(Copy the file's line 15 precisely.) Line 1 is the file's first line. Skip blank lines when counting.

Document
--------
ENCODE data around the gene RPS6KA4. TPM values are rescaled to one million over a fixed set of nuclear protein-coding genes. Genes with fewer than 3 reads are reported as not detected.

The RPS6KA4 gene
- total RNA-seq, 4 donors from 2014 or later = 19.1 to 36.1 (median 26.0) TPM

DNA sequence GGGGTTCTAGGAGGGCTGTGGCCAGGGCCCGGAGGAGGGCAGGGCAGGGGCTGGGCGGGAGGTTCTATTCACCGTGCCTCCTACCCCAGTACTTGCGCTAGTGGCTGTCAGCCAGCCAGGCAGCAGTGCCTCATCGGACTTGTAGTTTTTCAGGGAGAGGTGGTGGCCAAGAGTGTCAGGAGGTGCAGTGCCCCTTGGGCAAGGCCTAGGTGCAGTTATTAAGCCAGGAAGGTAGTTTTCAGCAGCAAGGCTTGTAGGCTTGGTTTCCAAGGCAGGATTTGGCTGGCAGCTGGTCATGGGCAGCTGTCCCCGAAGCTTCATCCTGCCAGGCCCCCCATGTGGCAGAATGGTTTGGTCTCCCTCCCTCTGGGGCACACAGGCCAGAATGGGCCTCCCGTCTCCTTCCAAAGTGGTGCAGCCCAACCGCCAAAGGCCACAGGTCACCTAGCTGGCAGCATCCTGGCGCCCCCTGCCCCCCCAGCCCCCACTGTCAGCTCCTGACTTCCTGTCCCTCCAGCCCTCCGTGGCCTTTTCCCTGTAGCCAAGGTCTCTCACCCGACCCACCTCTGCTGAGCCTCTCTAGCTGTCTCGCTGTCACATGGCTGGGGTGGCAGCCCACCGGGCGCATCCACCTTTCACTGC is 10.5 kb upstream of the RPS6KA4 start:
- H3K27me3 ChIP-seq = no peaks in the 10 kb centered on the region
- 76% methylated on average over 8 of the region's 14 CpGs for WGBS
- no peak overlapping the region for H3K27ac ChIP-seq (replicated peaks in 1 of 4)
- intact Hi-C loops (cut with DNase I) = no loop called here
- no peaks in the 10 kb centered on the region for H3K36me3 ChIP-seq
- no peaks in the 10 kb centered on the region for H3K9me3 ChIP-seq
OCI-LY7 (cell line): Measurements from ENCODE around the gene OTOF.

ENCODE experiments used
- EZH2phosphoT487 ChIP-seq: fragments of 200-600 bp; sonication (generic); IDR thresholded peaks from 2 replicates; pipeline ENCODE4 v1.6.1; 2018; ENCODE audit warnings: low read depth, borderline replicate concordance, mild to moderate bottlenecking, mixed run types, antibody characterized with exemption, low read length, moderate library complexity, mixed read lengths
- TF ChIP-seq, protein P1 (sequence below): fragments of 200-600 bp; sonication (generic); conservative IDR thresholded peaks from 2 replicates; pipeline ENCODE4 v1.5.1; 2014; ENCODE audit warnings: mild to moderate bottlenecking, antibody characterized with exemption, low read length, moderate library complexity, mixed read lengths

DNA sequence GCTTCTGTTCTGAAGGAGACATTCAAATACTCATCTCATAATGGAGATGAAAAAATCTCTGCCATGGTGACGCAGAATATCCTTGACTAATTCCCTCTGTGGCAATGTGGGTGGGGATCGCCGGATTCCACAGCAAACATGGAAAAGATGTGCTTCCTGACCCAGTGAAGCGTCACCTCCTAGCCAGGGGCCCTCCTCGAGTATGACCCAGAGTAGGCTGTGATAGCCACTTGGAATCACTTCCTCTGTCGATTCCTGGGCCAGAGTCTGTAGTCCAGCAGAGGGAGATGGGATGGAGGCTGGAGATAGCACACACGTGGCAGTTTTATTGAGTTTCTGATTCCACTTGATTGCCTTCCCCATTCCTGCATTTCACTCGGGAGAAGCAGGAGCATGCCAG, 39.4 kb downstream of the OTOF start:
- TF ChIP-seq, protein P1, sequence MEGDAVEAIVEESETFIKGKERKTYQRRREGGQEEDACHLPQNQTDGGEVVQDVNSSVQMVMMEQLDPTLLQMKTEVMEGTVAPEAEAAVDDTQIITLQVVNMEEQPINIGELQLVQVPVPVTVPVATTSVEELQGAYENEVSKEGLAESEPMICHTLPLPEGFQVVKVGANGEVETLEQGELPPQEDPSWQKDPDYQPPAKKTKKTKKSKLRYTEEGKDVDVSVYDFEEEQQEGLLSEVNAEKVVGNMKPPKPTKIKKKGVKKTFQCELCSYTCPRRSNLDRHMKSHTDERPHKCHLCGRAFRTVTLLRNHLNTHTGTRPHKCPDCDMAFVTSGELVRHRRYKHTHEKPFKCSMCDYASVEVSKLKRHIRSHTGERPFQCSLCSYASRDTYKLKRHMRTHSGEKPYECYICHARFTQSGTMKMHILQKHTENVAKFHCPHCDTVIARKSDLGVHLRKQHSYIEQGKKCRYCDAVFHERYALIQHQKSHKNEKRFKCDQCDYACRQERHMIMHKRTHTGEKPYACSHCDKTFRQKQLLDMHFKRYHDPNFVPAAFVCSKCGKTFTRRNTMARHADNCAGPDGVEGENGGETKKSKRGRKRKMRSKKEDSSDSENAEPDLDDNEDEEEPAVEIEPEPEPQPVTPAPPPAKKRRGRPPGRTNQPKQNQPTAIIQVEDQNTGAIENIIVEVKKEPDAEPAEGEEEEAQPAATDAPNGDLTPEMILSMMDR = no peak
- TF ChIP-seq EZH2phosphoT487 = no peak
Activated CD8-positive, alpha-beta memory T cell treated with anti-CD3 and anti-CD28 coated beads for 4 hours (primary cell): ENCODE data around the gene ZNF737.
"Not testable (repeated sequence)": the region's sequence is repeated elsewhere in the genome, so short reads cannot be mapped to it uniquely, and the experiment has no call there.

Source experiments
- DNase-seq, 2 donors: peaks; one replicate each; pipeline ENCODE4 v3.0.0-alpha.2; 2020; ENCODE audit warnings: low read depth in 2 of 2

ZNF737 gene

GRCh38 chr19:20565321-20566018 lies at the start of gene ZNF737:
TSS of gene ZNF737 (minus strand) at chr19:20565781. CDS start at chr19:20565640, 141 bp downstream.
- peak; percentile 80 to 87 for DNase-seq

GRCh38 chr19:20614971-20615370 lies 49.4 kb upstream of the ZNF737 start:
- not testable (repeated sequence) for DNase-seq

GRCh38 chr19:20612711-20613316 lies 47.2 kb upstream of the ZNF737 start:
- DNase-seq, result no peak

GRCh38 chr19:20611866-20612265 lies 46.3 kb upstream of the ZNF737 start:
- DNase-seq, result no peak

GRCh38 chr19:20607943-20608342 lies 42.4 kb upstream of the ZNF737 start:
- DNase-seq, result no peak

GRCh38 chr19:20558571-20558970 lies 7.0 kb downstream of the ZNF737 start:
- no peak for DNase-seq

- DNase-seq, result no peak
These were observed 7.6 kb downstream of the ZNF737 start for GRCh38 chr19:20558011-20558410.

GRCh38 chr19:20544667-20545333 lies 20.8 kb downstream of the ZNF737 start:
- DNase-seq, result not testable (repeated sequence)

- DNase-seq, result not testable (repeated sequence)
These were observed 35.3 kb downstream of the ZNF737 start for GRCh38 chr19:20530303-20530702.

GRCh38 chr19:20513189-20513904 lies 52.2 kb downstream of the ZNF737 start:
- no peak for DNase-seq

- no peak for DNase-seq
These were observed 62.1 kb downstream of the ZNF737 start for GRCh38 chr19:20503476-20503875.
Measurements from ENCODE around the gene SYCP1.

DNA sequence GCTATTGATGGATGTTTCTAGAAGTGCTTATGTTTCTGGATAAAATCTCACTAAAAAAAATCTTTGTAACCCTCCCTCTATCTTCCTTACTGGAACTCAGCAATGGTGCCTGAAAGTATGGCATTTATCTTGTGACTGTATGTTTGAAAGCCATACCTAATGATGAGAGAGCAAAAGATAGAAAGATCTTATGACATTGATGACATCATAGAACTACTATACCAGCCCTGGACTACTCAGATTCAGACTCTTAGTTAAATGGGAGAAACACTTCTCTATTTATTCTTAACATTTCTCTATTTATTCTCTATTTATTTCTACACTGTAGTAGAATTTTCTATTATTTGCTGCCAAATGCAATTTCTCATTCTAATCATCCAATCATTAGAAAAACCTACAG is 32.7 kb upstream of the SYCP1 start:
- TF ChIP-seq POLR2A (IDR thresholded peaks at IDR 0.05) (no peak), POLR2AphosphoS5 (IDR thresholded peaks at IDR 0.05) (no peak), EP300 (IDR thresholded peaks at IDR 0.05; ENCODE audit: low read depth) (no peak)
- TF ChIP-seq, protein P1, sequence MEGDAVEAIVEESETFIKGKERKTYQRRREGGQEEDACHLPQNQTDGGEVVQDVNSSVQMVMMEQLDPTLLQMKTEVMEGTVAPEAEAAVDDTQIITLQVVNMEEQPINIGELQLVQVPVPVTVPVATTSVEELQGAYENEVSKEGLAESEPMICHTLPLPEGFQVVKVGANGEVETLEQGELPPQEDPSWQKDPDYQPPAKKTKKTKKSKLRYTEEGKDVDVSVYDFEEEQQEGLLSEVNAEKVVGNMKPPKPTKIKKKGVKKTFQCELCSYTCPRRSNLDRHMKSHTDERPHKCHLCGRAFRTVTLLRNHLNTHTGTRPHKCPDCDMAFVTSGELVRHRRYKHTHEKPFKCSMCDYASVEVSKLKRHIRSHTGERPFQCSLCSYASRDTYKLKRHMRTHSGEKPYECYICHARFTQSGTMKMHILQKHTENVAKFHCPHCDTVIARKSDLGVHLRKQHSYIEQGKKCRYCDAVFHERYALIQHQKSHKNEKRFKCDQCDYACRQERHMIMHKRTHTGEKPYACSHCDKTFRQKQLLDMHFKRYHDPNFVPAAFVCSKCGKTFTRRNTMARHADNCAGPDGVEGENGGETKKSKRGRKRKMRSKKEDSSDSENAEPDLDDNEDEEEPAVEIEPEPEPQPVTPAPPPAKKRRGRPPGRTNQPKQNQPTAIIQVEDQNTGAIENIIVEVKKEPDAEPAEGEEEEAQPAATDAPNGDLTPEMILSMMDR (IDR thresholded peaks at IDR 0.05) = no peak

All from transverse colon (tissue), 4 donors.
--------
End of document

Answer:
DNA sequence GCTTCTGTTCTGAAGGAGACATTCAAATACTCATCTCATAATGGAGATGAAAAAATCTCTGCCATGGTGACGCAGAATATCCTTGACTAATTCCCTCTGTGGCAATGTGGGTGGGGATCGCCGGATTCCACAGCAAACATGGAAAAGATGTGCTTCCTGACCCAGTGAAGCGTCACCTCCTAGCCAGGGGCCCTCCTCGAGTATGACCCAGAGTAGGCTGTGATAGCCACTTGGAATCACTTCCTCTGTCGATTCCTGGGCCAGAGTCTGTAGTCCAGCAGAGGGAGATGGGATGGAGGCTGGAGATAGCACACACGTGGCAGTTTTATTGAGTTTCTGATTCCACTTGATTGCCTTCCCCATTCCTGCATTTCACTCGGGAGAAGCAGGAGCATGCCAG, 39.4 kb downstream of the OTOF start: